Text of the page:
|Milan Kundera in 1980|
Graphomania (an obsession with writing books) takes on the proportions of mass epidemic whenever a society develops to the point where it can provide three basic conditions:
1. a high enough degree of general well-being to enable people to devote their energies to useless activities;
2. an advanced state of social atomization and the resultant general feeling of isolation of the individual;
3. a radical absence of significant social change in the internal development of the nation. (In this connection I find it symptomatic that in France, a country where nothing really happens, the percentage of writers is twenty-one times higher than in Israel. Bibi was absolutely right when she claimed never to have experiences anything from the outside. It is this absence of content, this void, that powers the motor driving her to write.)
But the effect transmits a kind of flashback to the cause. If general isolation causes graphomania, mass graphomania itself reinforces and aggravates the feeling of general isolation. The invention of printing originally promoted mutual understanding. In the era of graphomania the writing of books has the opposite effect: everyone surrounds himself with his own writings as with a wall of mirrors cutting off all voices from without.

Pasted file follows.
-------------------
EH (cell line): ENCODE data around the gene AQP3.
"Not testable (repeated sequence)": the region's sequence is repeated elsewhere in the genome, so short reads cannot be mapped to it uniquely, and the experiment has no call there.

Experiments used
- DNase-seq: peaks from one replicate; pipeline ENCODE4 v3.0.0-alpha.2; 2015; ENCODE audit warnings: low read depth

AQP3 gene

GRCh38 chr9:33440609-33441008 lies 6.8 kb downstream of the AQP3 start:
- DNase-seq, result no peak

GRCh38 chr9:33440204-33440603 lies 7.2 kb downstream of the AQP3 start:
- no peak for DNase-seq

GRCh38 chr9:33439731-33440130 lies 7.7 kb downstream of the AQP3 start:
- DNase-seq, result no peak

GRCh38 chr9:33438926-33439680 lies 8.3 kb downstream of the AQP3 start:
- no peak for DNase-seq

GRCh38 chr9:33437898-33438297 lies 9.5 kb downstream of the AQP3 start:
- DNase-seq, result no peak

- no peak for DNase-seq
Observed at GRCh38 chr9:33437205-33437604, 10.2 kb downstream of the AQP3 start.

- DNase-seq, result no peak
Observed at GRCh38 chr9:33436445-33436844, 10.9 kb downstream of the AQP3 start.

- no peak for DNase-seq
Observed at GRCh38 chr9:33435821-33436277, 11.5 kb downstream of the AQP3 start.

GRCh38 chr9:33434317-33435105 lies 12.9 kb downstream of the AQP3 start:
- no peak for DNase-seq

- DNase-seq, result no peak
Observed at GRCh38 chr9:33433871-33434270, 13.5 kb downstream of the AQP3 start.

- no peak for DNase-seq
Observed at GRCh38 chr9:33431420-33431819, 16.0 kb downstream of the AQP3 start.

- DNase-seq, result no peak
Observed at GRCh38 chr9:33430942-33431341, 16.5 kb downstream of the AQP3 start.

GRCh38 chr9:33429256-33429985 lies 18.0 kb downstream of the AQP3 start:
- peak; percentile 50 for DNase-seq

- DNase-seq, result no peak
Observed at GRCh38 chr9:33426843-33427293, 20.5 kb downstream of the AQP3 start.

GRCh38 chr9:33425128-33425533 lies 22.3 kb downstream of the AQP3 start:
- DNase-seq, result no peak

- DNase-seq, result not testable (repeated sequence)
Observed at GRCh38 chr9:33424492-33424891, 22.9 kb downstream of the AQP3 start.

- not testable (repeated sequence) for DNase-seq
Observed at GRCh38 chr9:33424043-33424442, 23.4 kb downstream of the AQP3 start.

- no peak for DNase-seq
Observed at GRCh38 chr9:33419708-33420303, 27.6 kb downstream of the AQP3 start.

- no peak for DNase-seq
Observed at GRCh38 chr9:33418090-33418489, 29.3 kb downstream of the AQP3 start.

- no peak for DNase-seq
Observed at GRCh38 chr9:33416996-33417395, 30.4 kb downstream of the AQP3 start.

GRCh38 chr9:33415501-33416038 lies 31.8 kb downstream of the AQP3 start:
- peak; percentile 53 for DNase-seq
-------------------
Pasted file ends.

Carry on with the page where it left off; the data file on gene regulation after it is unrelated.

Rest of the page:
The proliferation of mass graphomania among politicians, cab drivers, women on the delivery table, mistresses, murderers, criminals, prostitutes, police chiefs, doctors, and patients proves to me that every individual without exception bears a potential writer within himself and that all mankind has every right to rush out into the streets with a cry of “We are all writers!”
The reason is that everyone has trouble accepting the fact he will disappear unheard of and unnoticed in an indifferent universe, and everyone wants to make himself into a universe of words before it’s too late.
Once the writer in every individual comes to life (and that time is not far off), we are in for an age of universal deafness and lack of understanding.